Benton County Courthouse (Arkansas)

The Benton County Courthouse is a courthouse in Bentonville, Arkansas, United States, the county seat of Benton County, built in 1928. It was listed on the National Register of Historic Places in 1988. The courthouse was built in the Classic Revival style by Albert O. Clark and anchors the east side of the Bentonville Town Square.

Benton County Courthouse
Benton County Courthouse, Bentonville, Arkansas.jpg
The Benton County Courthouse anchors the east side of the Bentonville square
Benton County Courthouse (Arkansas) is located in Arkansas
Benton County Courthouse (Arkansas)
Benton County Courthouse (Arkansas) is located in the United States
Benton County Courthouse (Arkansas)
Location106 SE A Street, Bentonville, Arkansas
Coordinates36°22′21″N 94°12′27″W / 36.37250°N 94.20750°W / 36.37250; -94.20750Coordinates: 36°22′21″N 94°12′27″W / 36.37250°N 94.20750°W / 36.37250; -94.20750
Arealess than one acre
ArchitectAlbert O. Clark
Architectural styleClassical Revival
MPSBenton County MRA
NRHP reference #87002340 [1]
Added to NRHPJanuary 28, 1988



Architect Albert O. Clark came from St. Louis, Missouri to Rogers, Arkansas in 1904. He utilized the Classic Revival style when designing the Applegate Drugstore and Bank of Rogers Building elsewhere in the county. After approving of his work, Clark was hired to build many buildings in Bentonville, including the Benton County Jail and the county courthouse. His building replaced an Italianate style structure that had served the county administration needs since 1874.[2]:6,18 The very first courthouse at Benton was a log building erected in 1837.[3]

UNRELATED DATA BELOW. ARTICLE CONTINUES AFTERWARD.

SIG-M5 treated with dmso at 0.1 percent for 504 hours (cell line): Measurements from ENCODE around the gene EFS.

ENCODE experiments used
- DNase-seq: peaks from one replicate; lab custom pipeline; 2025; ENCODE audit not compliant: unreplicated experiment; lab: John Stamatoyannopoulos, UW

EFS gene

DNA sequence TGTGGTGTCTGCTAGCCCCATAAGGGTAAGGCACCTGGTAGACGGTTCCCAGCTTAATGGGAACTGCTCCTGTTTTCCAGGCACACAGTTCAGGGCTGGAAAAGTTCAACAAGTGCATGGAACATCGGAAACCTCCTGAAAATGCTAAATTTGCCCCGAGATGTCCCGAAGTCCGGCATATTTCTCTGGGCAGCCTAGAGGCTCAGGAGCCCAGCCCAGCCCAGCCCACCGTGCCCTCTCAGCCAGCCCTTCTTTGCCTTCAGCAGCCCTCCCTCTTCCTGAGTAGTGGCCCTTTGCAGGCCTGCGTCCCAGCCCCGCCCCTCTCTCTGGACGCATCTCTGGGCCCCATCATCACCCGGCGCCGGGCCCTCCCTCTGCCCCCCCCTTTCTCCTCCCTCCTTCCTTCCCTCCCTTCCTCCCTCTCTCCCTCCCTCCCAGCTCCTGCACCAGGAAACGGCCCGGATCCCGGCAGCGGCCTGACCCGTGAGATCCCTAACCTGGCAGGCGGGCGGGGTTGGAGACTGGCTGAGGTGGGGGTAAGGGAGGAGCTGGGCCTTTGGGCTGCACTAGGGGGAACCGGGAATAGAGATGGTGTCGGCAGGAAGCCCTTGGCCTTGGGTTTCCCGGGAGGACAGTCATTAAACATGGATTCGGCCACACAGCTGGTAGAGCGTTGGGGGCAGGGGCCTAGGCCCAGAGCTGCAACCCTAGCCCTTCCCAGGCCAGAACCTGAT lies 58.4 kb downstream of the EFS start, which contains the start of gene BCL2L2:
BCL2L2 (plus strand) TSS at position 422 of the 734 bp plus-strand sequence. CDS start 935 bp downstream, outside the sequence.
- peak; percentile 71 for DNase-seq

"Sovereignty rests with the people"

—Inscription in large concrete block above main entrance

Built in the Classic Revival (Neoclassical) style, the Benton County Courthouse features a totally symmetrical façade with a centrally located entrance. The building also exhibits keystones, a main characteristic of Classic Revival architecture.[4] The third floor originally included a balcony; however this was later enclosed to allow for climate control.[5] Today the enclosed third floor windows have round-topped arches, a modification that was in keeping with the Romanesque Revival building style.

See alsoEdit


  1. ^ National Park Service (2009-03-13). "National Register Information System". National Register of Historic Places. National Park Service.
  2. ^ Cyrus Sutherland (July 1987). "National Register of Historic Places Historic Multiple Property documentation: Resources of Benton County (Partial Inventory: Historic & Architectural)".
  3. ^ History of Benton, Washington, Carroll, Madison, Crawford, Franklin, and Sebastian Counties, Arkansas. Higginson Book Company. 1889. p. 38.
  4. ^ Wilcox, Ralph. "A Reference Guide to the Architectural Styles of Arkansas" (PDF). Arkansas Historic Preservation Program. Archived from the original (PDF) on July 4, 2011. Retrieved July 10, 2011.
  5. ^ Gill, John Purifoy; Gill, Marjem Jackson (1980). On the Courthouse Square in Arkansas. LCCN 80-65253.